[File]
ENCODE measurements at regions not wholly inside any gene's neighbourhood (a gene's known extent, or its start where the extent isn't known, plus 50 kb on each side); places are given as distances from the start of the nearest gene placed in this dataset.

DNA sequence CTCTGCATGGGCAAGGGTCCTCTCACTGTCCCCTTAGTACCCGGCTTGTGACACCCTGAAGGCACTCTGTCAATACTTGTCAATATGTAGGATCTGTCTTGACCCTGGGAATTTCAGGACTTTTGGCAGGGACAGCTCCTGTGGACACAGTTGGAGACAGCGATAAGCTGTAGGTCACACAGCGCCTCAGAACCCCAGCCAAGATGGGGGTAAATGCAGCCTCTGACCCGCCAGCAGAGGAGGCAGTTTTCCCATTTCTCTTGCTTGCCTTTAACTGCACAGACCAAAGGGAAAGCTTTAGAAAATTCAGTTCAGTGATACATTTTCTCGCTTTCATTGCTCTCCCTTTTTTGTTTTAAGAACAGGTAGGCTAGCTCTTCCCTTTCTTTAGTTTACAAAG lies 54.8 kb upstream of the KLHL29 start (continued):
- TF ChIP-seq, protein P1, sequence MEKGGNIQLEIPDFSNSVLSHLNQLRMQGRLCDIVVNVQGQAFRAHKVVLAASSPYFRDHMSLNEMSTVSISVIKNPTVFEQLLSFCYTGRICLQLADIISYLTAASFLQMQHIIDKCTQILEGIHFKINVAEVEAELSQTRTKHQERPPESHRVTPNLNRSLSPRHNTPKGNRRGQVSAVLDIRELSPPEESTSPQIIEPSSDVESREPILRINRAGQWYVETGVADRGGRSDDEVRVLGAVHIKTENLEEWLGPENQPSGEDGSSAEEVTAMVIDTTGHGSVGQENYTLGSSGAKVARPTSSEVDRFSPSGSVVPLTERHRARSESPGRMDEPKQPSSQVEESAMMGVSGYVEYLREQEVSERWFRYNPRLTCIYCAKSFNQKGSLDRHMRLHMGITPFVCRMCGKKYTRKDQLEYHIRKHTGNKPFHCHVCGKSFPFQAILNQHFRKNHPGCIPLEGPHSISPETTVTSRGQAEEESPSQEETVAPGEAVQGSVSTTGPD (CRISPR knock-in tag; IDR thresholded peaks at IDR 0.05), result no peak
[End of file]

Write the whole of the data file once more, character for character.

ENCODE measurements at regions not wholly inside any gene's neighbourhood (a gene's known extent, or its start where the extent isn't known, plus 50 kb on each side); places are given as distances from the start of the nearest gene placed in this dataset.

DNA sequence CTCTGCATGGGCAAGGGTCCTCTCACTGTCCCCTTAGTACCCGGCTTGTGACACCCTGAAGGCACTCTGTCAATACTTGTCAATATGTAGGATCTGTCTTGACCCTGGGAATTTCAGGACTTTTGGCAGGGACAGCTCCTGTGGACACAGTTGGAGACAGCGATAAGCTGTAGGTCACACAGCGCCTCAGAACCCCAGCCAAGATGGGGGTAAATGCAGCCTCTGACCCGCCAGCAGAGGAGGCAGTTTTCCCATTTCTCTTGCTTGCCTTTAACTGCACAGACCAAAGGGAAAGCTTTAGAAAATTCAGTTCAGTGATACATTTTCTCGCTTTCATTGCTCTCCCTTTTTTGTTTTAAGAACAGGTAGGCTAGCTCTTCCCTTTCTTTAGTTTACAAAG lies 54.8 kb upstream of the KLHL29 start (continued):
- TF ChIP-seq, protein P1, sequence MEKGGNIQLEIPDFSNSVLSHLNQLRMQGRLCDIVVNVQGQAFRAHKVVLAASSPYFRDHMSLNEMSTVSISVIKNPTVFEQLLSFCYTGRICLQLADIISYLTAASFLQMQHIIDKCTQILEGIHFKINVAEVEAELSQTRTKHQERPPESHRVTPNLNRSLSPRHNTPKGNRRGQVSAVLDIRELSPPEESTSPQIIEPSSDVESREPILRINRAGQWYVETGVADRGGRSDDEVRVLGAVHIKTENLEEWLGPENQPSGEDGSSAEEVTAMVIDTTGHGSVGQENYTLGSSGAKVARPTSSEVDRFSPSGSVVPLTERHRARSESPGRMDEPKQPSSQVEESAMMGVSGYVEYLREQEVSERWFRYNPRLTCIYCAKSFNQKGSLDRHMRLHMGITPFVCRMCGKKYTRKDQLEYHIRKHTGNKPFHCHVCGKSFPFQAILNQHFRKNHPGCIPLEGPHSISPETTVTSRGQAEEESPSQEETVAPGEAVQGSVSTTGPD (CRISPR knock-in tag; IDR thresholded peaks at IDR 0.05), result no peak